“There are a myriad of ways to get involved,” Anyabwile said. “You just have to know what’s out there.”
What’s Out There
One of the best things a church planter can do—especially in a changing urban environment—is learn the area’s history.
Kwon came to D.C. a decade before Anyabwile planted ARC—first pastoring at Grace Downtown, then planting Grace Meridian Hill in Columbia Heights. Like Anacostia, the area was ravaged by riots in 1968 and the crack epidemic in the 1980s and ’90s.
During those challenging years, numerous African American families remained in Columbia Heights and called it home, Kwon said. The neighborhood “was socially and economically depressed for decades. The so-called ‘turnaround’ began with the city determining to open up a metro station in 1999 and planning a number of local economic development projects.” Today, million-dollar homes sit among low-income housing. The population is “quadrivial,” which means split among white, black, Asian, and Latinos.
“As a new church plant, we’d chat with folks about what they love about the neighborhood, and one of the most common comments was its diversity,” said Kwon, who was attracted to Columbia Heights by the same thing. “Still, you can find yourself with a rich mix of folks but also increased tension and socially created segregation.”
Where Anyabwile focused on the native D.C. population, Kwon’s plant attracted mostly young professionals from a variety of racial backgrounds, especially at first.
“I’ll be the first to say this continues to be a challenge for us,” he said. “We are committed to being and becoming a reflection of the neighborhood. We know we have a long way to go in a lot of ways.”
As a Korean American, Kwon knows he looks like the gentrifier he technically is. “We always tried to grow in wisdom of how to be aware of that . . . to grow in our cross-cultural awareness and skills when it comes to building relationships with our black neighbors or in understanding why not everyone in the neighborhood is going to be excited to meet or see us.”
He tries to balance serving the original residents with honoring their dignity. Grace Meridian Hill hosts a neighborhood festival every spring, “a way to gather the local community in a way that doesn’t draw attention to ourselves but provides space for neighbors to enjoy one another.”
The church has also formed ministries with “a high degree of emphasis on building relationships.” Members work with youth at a local rec center, tutor students, lead Bible studies, and coach sports.
“The goal is to equip people to see that ministry happens every time they walk down the block or have an encounter with a neighbor,” Kwon said. “It starts with whether you’re attentive to the practical needs of your neighbor next door. It’s even how you even carry yourself in regards to body language, which is an inevitable way you signal a sense of belonging and entitlement or a posture of learning and service.”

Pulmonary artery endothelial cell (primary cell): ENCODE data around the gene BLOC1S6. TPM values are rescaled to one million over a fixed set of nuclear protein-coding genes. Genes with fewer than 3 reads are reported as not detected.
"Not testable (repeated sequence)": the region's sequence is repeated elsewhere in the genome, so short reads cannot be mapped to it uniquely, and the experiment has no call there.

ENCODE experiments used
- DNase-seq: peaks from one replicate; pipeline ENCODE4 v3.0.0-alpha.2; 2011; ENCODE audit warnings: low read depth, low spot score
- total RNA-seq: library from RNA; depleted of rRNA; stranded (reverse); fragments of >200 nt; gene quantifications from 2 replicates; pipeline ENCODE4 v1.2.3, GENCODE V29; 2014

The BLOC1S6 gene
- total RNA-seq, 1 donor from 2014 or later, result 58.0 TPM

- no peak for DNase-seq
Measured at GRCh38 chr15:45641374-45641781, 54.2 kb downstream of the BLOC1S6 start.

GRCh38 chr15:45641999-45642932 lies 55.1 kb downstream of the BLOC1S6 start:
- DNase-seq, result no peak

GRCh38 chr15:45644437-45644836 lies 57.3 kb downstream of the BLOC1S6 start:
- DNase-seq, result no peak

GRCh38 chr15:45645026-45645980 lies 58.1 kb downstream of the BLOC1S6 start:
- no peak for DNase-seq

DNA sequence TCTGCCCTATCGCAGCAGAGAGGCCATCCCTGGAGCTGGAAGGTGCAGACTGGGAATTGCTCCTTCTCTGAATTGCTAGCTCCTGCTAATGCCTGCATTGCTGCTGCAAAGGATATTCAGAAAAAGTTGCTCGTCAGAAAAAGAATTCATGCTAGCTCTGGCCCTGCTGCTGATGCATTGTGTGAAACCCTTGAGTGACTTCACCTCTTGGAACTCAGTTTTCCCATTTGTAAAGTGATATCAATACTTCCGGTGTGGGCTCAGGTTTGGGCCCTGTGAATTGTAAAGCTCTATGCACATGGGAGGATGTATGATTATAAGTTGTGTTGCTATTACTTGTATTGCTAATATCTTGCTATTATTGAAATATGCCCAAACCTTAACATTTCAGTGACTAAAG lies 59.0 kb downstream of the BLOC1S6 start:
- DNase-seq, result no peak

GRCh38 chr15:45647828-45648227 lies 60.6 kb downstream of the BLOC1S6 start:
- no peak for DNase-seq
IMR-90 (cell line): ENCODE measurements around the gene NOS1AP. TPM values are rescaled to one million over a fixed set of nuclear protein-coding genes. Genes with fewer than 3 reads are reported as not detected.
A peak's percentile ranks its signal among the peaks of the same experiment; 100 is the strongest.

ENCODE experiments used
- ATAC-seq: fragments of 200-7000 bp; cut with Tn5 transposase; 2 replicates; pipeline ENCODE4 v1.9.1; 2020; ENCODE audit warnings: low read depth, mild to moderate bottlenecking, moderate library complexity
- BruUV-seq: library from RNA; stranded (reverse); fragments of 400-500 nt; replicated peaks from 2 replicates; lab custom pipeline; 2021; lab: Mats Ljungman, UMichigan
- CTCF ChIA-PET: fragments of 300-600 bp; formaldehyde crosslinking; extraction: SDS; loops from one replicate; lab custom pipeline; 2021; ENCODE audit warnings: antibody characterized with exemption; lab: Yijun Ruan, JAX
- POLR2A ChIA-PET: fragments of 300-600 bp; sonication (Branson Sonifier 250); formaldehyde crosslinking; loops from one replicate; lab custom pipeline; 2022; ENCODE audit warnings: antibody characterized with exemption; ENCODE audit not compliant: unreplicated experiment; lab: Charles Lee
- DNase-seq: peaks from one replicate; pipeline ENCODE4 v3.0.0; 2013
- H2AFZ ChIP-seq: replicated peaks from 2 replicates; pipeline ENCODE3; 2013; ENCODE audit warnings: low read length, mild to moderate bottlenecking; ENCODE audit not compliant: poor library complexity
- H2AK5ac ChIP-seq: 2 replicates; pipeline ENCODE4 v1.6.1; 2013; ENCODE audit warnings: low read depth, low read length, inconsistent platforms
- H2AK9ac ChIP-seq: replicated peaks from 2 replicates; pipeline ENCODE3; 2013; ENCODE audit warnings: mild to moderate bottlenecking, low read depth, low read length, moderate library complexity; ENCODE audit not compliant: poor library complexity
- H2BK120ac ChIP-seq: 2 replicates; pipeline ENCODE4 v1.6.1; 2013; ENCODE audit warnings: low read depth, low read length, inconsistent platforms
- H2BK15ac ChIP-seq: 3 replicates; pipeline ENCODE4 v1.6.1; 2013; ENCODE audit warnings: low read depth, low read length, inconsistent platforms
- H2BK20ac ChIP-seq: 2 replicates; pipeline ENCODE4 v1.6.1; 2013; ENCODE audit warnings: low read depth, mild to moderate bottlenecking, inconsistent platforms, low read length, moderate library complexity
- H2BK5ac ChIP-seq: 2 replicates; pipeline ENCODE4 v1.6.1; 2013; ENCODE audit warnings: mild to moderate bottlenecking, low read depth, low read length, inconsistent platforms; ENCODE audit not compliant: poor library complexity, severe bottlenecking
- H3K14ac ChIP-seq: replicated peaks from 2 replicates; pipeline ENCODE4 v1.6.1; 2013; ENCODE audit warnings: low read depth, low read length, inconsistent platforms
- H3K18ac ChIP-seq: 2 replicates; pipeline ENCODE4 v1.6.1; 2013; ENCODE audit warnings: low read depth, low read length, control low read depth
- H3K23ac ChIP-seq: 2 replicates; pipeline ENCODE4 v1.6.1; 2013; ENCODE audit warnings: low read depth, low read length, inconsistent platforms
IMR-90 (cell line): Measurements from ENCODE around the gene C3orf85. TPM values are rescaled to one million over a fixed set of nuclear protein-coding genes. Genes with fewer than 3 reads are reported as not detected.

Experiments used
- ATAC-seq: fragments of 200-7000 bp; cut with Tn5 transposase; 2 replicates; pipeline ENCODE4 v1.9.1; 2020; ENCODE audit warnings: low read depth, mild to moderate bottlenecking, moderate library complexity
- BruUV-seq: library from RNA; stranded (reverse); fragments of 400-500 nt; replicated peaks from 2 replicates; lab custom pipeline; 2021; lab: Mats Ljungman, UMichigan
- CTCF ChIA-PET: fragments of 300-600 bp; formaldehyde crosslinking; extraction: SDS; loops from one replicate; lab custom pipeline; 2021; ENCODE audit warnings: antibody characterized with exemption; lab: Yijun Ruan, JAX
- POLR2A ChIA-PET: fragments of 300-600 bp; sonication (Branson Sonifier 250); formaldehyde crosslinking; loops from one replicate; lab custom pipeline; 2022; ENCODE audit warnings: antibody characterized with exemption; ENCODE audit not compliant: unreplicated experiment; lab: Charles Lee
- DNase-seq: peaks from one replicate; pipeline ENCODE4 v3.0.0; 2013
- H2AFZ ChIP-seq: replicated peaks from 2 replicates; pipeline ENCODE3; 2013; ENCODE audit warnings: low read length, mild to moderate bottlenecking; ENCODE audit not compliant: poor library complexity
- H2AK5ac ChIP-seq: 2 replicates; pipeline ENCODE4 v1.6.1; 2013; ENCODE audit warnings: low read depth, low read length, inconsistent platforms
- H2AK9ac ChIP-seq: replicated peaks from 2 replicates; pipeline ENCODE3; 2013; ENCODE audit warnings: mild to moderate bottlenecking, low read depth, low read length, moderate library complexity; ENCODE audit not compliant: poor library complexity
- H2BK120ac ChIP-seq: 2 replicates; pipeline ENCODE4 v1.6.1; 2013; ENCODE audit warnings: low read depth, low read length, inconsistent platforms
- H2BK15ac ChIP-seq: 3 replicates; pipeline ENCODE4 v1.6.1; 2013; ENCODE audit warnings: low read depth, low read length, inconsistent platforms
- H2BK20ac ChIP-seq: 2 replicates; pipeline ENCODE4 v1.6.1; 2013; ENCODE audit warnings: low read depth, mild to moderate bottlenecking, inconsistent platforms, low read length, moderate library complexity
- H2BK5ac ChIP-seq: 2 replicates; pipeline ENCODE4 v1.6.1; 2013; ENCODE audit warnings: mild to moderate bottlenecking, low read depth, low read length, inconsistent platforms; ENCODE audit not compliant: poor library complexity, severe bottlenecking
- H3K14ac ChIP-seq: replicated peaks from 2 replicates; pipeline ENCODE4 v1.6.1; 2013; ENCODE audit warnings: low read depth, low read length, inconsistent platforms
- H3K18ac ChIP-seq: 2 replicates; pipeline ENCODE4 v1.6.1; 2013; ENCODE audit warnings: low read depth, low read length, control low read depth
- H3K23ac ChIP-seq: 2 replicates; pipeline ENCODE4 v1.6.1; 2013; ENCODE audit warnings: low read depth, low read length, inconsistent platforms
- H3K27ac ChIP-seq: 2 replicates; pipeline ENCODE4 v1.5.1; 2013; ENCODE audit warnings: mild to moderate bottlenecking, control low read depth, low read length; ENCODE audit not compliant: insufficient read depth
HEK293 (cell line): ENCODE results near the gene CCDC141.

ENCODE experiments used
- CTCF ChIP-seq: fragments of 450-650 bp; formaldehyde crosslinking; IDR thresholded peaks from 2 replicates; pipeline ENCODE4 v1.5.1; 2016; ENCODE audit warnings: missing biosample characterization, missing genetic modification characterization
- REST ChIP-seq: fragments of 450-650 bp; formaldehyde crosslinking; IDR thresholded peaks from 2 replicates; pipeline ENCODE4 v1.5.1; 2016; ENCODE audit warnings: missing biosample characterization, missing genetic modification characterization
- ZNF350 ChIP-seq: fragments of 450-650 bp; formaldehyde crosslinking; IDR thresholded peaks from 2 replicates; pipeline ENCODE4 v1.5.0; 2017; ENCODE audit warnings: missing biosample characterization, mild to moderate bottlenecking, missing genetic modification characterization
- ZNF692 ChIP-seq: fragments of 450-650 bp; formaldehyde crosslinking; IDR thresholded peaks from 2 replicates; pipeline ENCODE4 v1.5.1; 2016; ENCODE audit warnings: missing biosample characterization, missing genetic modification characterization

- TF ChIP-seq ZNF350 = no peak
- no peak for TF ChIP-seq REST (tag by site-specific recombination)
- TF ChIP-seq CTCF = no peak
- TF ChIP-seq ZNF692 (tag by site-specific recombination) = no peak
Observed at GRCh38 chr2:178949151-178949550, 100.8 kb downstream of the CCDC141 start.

For example, Kwon always slows, makes eye contact with, and greets his elderly neighbors. He lingers with his family on the porch or front yard, making himself available for conversation. He asks for the stories of the neighborhood.
That’s the type of new neighbor Kelsey wants for his elderly grandmother.
But the effort can be difficult even if you’re a longtime resident. It’s harder if you’re new. And it’s even harder if you don’t plan to stay around.
D.C. is an especially transient city—between 2014 and 2015, it ranked fourth out of 50 metro areas in people moving out. And they’re coming in just as quickly. At CHBC, 20 percent of the congregation left in the last year, while 50 percent are new in the last three years, CHBC associate pastor Jamie Dunlop wrote. “[I]t can feel like hugging a parade.”
Part of being a disciple of Jesus means following him to the margins and encouraging your congregation to do the same, Kelsey said. “Even if we’re only here for a short period of time, we should put down roots. Put others’ interests ahead of our own. Look out for the most vulnerable.”
McLean Bible has sought to build partnerships with established D.C. churches as well as financially support D.C. church planters. At Grace Downtown, where the motto is “in and for the city,” history professor George Musgrove spoke recently on D.C.’s racial history to help the church understand its context. And CHBC created an entire Sunday school course on neighboring.
“Gentrification isn’t going to stop,” Kelsey said. “We can be a city set on a hill, where people say, ‘Man, the people that are discipled in this church live in a radically more countercultural way—even in transience—than other residents. . . .We sacrifice because of a different mission and purpose.”
That’s true whether a church ministers to everyone in their neighborhood, actively wrestles with gentrification, or follows those leaving to their new location.
“The church is uniquely positioned to love both the gentrified and the gentrifier,” said CHBC pastor Isaac Adams, who helped lead the church’s neighboring class. “We’re oriented toward God and toward our neighbor. We’re here to be faithful.”
“With the gospel, there is always hope,” Kelsey said. No matter the church, and no matter the neighborhood, “God gives us the resources to do everything he calls us to do.”